East Africa is seen as a potential market
In a market dominated by Japanese brands and second-hand vehicles, some of China’s biggest automobile firms are looking to Africa as new ground to expand their market base and reach.
One such firm is Beijing Automotive Industry Holding Co, a state-run firm and one of China's largest automakers in terms of sales volumes.
The Beijing-based company produces an average of 150,000 vehicles per year and is scheduled to establish its first manufacturing plant in South Africa in 2018.
Chinese car brands will be seeking to cash in on a growing demand for new inexpensive vehicles in Africa, in a market dominated by traditional brands such as Toyota and Nissan.
Established in 2011, BAIC has curved out a niche for producing passenger vehicles, sport utility vehicles, minivans and vans in both fuel and electric variants.
In most sub-Saharan countries, including Uganda, second-hand vehicles command a large share of the market, in some countries accounting for 80% of annual car sales.
At a time when some carmakers are no longer producing spare parts for older models, Chinese firms are seeking to establish production plants and service centres in many parts of Africa.
In Africa, East Africa and Southern Africa are seen as potential markets for automobiles, owing to relative stability and rapid economic growth.
“East Africa is the continent’s engine for growth and my company will establish a regional office there,” said Milo Gao the regional director for Kenya at Foton Motor Group in an interview.
In China’s eastern province of Jiangsu, Higer, the leading manufacturer of conventional and luxury buses has its eyes on African markets.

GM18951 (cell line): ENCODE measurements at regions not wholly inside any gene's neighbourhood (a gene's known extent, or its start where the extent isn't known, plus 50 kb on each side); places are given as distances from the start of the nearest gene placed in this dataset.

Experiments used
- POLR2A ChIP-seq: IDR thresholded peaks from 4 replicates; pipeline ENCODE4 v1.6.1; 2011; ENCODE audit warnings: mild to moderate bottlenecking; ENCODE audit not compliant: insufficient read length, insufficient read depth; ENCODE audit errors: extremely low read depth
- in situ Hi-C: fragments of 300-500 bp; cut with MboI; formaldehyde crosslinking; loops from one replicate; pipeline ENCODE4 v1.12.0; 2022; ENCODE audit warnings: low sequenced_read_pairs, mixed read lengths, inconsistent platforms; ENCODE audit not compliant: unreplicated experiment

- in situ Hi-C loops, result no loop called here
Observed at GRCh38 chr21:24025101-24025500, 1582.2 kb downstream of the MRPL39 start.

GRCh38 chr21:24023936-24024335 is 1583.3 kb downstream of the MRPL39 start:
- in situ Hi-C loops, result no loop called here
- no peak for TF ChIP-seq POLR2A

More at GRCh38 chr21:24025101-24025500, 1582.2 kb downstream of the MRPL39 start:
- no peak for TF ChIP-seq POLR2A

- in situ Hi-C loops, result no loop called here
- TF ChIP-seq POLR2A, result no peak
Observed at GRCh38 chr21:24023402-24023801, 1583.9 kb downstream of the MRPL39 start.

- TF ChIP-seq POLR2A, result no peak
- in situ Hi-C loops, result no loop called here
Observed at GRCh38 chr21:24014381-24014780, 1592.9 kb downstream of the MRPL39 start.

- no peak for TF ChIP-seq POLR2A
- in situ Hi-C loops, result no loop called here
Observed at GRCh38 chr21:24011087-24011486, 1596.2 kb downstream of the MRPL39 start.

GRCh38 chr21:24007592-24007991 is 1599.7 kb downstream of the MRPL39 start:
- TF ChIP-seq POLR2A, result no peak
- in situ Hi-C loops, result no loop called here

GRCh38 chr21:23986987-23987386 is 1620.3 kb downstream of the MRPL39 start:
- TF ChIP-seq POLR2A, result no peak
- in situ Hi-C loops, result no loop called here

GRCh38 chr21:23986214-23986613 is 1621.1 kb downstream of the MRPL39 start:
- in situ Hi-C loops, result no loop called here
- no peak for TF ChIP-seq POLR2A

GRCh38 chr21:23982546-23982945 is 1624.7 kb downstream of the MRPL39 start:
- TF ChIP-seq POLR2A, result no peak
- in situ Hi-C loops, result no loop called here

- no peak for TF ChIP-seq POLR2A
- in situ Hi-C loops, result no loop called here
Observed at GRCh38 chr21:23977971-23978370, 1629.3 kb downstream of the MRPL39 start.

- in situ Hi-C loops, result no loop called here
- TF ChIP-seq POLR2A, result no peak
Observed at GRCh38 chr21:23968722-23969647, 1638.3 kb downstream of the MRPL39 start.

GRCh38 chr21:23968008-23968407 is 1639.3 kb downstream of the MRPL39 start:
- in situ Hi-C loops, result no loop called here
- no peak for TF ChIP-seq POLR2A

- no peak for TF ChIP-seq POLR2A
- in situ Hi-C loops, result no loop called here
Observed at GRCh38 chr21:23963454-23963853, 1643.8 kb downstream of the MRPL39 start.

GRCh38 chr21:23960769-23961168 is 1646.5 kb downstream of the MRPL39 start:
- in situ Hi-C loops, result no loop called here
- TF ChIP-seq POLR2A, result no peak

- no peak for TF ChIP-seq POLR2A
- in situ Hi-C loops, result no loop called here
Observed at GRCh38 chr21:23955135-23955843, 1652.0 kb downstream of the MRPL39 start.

As part of economic reforms that have seen China’s shift from reliance on heavy manufacturing, the firms are shifting both hardware and software for production overseas.
Although most of the automobile companies have set up shop in some African cities, insecurity, inadequate skills are seen as some of the barriers to expansion of automobile investments.
“In Tanzania and Uganda, the environment is good and the new governments are doing well to put the economy in order. In Tanzania, they have many technicians,” Gao says.
Foton was officially launched in Uganda in June 2013，with plans to manufacture commercial vehicles like light trucks and minibuses.
With initial plans to start producing 100 commercial vehicles per day, the company set up shop in Namanve and established a service station in Bugolobi.
In West Africa, also seen as a vibrant market, insecurity and high unemployment rates are viewed as major hindrances to automobile investment, he explains.
Analysts point out that the ability for Chinese-made automobiles to establish wide presence in Africa will largely depend on price, reliability and availability of key components or spares.
Gao is confident that investments from Chinese automobile companies will help create jobs, boost exports and facilitate skills transfer to local engineers in the long-term.